Journal of ISSN: 2469 - 2786 JBMOA

Bacteriology & Mycology: Open Access
Mini Review
Volume 3 Issue 3 - 2016
Regular Exercise Shapes Healthy Gut Microbiome
Harry Chandrakumaran1, Adeel Safdar1, Mohamed Sager2, Aisha Nazli1 and Mahmood Akhtar2*
1McMaster University, Canada 2King Fahad Specialist Hospital-Dammam (KFSH-D), Kingdom of Saudi Arabia
Received: November 29, 2016 | Published: December 14, 2016
*Corresponding author: Mahmood Akhtar, Biomedical Research Centre, King Fahad Specialist Hospital-Dammam (KFSH-D), Room 205, First Floor, Building 100, Ammar Bin Thabit Street, AlMuraikbat, Dammam, Kingdom of Saudi Arabia, Tel: (+966) 13-844-2244 x2445; Email:
Citation: Chandrakumaran H, Safdar A, Sager M, Nazli A, Akhtar M (2016) Regular Exercise Shapes Healthy Gut Microbiome. J Bacteriol Mycol Open Access 3(3): 00063. DOI: 10.15406/jbmoa.2016.03.00063


The gut microbiota is the collective microbial community colonized within the lumen of the intestinal tract of the host. A growing body of evidence has demonstrated that the microbiome is capable of responding to environmental, dietary, pathological and genetic factors. Particularly of interest is novel research into the response of the gut microbiota to exercise stimulus as a potential therapeutic mechanism for exercise on metabolic diseases. Although experimental studies investigating the mechanisms governing the exercise-induced changes in the microbiota have been limited, preliminary data from animal and human studies implicate the microbiota in a wide range of host metabolic pathways that are modulated by exercise. This review outlines some of these findings and frames the microbiota within the context of energy metabolism, exercise and disease.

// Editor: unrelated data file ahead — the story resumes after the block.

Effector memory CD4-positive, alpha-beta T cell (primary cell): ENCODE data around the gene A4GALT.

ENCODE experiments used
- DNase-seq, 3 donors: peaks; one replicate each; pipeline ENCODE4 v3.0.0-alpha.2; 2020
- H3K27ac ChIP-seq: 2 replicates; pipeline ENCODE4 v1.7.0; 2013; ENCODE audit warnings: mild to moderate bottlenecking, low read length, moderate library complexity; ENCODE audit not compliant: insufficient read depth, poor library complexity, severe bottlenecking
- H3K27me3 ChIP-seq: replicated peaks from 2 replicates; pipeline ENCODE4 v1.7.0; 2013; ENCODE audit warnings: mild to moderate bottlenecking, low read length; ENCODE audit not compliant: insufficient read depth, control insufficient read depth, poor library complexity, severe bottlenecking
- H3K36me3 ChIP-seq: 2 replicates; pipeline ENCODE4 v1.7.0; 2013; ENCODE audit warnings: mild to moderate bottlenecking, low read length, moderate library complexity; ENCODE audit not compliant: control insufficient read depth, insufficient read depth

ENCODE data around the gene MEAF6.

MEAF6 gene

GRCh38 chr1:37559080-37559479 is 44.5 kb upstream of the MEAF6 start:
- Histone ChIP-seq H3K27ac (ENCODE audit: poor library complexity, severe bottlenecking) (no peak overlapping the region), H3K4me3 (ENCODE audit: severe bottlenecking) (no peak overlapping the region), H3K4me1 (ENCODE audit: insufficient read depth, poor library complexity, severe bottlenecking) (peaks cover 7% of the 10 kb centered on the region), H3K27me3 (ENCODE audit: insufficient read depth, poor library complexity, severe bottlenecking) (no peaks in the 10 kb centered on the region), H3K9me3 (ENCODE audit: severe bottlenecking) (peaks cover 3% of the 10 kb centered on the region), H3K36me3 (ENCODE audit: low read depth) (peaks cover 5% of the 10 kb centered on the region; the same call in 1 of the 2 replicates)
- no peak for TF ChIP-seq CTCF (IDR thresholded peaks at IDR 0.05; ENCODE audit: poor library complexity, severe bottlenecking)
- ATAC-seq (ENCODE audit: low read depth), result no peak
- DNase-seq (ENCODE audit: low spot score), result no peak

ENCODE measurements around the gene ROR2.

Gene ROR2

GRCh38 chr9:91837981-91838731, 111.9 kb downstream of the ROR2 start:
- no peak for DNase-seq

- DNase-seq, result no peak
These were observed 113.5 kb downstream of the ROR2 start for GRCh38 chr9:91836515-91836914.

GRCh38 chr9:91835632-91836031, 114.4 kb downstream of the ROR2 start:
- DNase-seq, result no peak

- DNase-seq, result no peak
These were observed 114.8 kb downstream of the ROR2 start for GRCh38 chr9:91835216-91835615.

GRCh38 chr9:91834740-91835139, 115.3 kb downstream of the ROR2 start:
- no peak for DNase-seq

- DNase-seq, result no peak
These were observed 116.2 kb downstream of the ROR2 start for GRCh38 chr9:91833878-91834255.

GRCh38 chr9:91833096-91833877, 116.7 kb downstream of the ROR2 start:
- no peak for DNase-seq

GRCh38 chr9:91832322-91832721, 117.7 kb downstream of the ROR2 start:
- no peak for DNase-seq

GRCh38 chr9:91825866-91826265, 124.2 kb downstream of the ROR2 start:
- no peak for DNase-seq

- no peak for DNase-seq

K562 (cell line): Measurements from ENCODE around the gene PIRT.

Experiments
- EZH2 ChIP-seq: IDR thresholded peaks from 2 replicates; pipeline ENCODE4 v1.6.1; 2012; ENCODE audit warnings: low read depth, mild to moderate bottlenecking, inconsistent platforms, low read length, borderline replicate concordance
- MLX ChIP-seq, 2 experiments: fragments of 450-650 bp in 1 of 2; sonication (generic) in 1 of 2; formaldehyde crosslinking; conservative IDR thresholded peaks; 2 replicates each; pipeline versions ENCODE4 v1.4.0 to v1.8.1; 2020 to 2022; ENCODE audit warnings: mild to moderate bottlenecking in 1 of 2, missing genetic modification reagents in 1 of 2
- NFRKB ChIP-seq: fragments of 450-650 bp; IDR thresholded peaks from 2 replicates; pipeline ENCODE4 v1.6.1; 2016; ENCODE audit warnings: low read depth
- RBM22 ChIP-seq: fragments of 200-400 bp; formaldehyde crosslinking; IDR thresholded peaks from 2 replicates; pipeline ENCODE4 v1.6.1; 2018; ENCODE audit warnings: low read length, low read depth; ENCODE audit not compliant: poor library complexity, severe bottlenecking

Keywords: Exercise; Dysbiosis, Microbiota; Obesity; Metabolic diseases; Tenericutes phylum


A recent dietary, cultural and behavioural shift, accompanied with the increased availability of calorie-rich foods has led to the development of an obesogenic lifestyle. Obesity is currently ranked as the most prevalent preventable health related disorder the world over. Estimates suggest that there are approximately 2.1 billion people in the world who are either categorized as overweight or obese, a statistic that has risen substantially in the last few decades [1]. Classically, obesity was viewed in a paradigm of energetics, where it was the product of caloric intake against energy expenditure. However, obesity is now recognized as a multifactorial phenomenon resulting from complex and interconnected factors including environmental, social, physiological, genetic and neural [2]. The gastrointestinal tract represents the first interface between ingested nutrients and the host metabolism. Recent research has implicated the gut microbiota, the entirety of the microbial community residing with the intestinal lumen, in the development of metabolic diseases [3-7]. Currently under-examined by the literature is the relationship between exercise and metabolic diseases understood through the lens of changes in gut microbiota. This narrative review seeks to outline key concepts and developments in the role gut microbiota in metabolism, immunity and pathogenesis, the effects of exercise on the intestinal composition and the therapeutic benefits of exercise in changing the characteristics and properties of the gut microbiota.

Exercise-Induced Changes in Gut Microbiota